Projects transforming town of Avon’s core |

Projects transforming town of Avon’s core

Sylvain Cote, owner of All In Excavating Inc., makes measurements while constructing a drainage system near the Hoffmann building in Avon on Tuesday.
Anthony Thornton | |

AVON — Mike Brumbaugh has owned Venture Sports in Avon for nearly a quarter-century. For virtually all of that time, he’s hoped to see the town become an easier, friendlier place for pedestrians and cyclists. It looks like he’ll see a number of those changes this year.

A combination of public and private projects in town will transform the look of the older part of town in the months leading up to the 2015 World Alpine Ski Championships. The public projects are largely on the west side of Avon Road — the street that runs from Interstate 70 to the base of Beaver Creek. With one very significant exception, the private projects are on the east side of Avon Road.

That exception is a new 58-unit building of time-share condos being built by Wyndham. That condo building, right at the town’s primary bus stop, will add more people to the area leading to Nottingham Park. And it’s the park, and the roads leading to it, that will see most of the public investment.

For several years, town officials have been planning a re-do of those streets to create a more pedestrian-friendly area between Avon Road and the lake. That’s going to happen this year. In addition, park improvements are coming that include a permanent stage that will be built roughly where the current boat house is on the southeast corner of the lake. In addition, the newly-re-lined lake will get a sandy beach.

The improvements will continue at the town’s recreation center. Mayor Rich Carroll said plans call for improvements to the pool and the locker rooms.


All those plans have been simmering for some time, all while tax money flowed into an “urban renewal” fund from a special district created just for that purpose.

All those jobs can take years to complete, Carroll said. Complicating the timeline was the lingering economic slump hit the valley in 2008.

With sales tax revenues rising, this council decided it was time to act this year.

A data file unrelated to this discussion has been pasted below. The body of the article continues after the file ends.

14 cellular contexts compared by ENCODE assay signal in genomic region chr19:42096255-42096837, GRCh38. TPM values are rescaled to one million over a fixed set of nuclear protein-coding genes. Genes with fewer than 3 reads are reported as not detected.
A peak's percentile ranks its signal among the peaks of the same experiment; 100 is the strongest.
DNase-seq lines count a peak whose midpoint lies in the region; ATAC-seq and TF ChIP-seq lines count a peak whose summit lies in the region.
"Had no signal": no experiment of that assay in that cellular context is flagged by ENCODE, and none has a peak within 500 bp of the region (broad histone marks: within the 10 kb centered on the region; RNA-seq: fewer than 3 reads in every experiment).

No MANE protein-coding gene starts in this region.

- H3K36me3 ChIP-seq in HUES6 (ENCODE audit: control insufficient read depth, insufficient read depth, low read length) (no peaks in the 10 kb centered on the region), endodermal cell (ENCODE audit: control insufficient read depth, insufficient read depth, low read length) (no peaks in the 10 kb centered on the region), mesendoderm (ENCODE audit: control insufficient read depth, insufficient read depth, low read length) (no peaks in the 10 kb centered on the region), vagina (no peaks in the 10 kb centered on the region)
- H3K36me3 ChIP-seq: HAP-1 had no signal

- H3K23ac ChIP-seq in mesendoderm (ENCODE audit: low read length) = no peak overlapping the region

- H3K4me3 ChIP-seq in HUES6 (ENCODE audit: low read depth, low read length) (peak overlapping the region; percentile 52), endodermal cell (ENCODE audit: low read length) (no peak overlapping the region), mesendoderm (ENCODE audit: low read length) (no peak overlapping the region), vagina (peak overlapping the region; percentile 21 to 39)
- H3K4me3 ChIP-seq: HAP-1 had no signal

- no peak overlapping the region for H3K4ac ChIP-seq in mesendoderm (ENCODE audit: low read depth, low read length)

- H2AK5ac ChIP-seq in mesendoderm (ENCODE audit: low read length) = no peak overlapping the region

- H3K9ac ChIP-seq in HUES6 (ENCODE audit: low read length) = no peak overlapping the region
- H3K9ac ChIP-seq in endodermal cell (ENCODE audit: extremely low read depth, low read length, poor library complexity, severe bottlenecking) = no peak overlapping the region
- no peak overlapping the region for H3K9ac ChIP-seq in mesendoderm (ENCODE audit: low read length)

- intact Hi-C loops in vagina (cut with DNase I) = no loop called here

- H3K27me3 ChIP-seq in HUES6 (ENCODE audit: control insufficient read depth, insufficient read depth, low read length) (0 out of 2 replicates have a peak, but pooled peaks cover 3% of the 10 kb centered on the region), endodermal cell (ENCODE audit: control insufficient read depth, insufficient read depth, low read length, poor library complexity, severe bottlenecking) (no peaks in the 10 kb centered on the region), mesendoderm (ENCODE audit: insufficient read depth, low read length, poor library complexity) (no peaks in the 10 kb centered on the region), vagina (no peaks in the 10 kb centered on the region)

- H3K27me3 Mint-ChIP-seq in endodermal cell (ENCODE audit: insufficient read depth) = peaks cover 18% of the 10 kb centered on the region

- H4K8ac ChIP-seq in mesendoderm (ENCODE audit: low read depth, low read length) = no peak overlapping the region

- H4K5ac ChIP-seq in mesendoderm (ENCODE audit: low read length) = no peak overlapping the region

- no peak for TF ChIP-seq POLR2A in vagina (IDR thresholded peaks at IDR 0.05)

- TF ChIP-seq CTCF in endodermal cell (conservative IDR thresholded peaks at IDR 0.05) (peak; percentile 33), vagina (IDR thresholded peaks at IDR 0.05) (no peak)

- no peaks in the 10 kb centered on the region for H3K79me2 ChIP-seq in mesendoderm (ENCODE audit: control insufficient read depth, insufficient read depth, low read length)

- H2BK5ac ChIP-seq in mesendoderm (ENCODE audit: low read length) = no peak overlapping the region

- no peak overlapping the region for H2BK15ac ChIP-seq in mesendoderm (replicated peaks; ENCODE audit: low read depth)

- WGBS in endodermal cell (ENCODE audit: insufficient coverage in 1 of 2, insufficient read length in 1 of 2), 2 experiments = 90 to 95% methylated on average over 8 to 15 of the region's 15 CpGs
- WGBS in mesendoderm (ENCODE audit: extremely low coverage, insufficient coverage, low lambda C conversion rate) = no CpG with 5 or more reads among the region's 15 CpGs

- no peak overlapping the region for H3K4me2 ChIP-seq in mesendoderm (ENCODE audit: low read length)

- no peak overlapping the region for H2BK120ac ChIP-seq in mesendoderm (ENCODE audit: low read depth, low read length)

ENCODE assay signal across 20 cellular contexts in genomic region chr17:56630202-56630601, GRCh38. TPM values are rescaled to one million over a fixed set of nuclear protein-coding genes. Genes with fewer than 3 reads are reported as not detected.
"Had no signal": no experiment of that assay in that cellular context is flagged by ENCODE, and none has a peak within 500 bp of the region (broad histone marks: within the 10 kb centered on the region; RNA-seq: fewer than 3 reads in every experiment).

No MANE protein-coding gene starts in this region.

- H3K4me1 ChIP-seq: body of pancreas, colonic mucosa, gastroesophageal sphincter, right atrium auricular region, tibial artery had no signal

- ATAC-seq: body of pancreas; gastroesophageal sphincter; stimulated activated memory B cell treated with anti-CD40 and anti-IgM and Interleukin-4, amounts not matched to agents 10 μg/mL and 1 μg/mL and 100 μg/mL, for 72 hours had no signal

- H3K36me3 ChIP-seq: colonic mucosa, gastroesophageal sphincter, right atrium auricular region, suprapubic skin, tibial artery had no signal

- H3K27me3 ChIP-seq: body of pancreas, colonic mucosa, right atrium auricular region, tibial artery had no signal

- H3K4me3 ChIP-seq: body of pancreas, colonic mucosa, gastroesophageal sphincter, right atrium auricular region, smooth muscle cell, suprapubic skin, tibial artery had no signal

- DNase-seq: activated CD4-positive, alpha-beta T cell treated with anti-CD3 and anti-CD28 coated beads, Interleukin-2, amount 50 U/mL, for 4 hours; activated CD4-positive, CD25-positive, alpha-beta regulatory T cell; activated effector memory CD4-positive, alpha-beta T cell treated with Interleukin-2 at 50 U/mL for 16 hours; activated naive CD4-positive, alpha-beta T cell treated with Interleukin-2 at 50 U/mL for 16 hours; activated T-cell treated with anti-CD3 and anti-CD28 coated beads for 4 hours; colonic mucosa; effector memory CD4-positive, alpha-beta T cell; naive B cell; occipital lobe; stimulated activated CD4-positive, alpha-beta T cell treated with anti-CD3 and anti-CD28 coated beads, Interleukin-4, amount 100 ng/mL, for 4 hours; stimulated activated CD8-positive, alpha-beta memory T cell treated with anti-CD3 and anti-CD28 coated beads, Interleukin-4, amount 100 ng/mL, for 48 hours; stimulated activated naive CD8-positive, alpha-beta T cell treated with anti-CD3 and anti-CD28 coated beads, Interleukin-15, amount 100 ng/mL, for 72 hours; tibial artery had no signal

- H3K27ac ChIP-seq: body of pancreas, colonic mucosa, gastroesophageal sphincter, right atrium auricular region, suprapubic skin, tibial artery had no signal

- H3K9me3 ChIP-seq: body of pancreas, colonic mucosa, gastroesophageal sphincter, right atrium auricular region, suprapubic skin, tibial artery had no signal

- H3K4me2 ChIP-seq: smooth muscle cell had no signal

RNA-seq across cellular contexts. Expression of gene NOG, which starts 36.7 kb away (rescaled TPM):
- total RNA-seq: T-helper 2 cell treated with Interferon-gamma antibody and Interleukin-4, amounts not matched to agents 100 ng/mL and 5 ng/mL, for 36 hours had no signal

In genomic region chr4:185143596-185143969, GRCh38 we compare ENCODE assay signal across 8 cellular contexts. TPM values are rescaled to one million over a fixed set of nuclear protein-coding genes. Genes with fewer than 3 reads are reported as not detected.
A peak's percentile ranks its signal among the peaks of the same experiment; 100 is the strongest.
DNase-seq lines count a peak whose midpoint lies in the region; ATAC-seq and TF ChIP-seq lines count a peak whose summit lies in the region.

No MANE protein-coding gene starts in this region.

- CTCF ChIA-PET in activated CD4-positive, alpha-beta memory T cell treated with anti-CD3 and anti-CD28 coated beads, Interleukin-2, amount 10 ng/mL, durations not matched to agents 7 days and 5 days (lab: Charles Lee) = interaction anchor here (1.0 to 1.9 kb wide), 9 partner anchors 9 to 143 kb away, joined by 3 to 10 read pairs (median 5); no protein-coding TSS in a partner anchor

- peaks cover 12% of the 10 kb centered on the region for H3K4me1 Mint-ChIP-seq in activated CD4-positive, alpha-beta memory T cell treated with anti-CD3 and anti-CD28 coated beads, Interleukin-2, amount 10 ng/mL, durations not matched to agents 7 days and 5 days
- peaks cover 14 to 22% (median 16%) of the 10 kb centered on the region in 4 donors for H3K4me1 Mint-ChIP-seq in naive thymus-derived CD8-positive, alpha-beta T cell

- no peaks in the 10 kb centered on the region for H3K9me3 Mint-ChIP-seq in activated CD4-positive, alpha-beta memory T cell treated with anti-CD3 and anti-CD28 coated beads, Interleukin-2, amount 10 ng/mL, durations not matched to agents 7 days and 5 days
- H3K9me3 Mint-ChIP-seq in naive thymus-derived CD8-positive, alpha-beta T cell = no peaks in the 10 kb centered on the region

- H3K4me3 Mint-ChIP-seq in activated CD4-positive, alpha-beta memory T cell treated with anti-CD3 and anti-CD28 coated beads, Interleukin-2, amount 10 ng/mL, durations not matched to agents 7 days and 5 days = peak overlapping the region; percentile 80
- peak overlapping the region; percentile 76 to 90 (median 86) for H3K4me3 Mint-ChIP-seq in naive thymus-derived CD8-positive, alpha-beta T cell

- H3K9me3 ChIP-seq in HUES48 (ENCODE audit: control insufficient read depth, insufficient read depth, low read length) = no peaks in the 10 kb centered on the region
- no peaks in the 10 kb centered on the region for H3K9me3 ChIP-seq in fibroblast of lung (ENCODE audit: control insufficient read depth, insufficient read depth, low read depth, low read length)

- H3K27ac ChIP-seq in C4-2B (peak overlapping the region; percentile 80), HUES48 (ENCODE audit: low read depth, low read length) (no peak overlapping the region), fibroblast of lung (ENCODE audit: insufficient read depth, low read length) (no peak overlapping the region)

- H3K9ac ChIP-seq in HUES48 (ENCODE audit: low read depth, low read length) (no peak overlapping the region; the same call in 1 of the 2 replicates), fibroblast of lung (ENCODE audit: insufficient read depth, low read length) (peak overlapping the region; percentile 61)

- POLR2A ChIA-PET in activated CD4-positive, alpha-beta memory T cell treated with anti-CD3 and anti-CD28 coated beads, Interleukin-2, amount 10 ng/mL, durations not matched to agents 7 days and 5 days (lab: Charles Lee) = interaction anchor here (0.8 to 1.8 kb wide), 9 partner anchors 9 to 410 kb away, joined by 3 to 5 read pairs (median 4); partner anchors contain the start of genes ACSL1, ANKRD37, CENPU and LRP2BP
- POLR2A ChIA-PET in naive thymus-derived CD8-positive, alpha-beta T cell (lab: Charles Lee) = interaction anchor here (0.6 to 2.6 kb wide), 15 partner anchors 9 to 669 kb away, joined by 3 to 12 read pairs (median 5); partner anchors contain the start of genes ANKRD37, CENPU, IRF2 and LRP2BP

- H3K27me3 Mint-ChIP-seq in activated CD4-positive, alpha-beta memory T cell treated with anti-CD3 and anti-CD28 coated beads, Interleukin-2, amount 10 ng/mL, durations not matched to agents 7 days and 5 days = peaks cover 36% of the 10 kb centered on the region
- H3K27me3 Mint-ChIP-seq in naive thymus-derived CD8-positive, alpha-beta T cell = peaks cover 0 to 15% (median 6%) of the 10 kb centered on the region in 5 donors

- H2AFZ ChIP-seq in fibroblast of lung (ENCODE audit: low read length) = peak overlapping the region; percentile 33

Brumbaugh said he’s thrilled to see the changes coming, and praised town officials for making a serious effort to make sure the plans were properly executed. He said he’d ridden some of the areas designated as biking paths with town officials to help lay out a good guide for visitors.

“(Town officials) are taking input from a lot of people about all this,” Brumbaugh said. “I think they’re doing an incredible job.”

The public improvements are being matched, and then some, by the Hoffmann family, a group that in the past year or so has purchased much of the commercial real estate between Avon Road and City Market, including the old Walmart store and the first floor of the Chapel Square complex.

David Hoffmann said the purchases are part of an ambitious plan, some of which has already been launched. The family company has already tackled painting, roofing and interior upgrades to several buildings. In addition, Hoffmann said the company has renewed the leases for all its current tenants and signed up 13 new tenants for space in the area. Those new tenants include a luggage store, a Robert Talbot menswear store and others. The Vail Leadership Institute has opened a new suite of offices in the building that houses Pazzo’s, and Hoffmann said that Christy Sports is launching a $2 million renovation of its Avon store, with the intent of making that the company’s flagship location.

Beyond the improvements, Hoffmann said the company is putting about $1 million into bronze statues that will be on permanent display in the area.

The biggest change, though, is a proposal about to hit the town’s planning department that would put a new six-screen theater into the area.

All that activity has the potential to put a lot of pedestrian and bicycle traffic moving from one side to the other on Avon Road. Carroll said what he’s seen is that the town’s current pedestrian crossings are working well, as motorists get more used to stopping for people crossing the street.

Hoffmann said all the improvements coming this year reflect a good working relationship between both private developers and town officials.

“There’s a real esprit d’corps in Avon right now,” he said. “It’s fun, it’s exciting and it’s long overdue.”

Support Local Journalism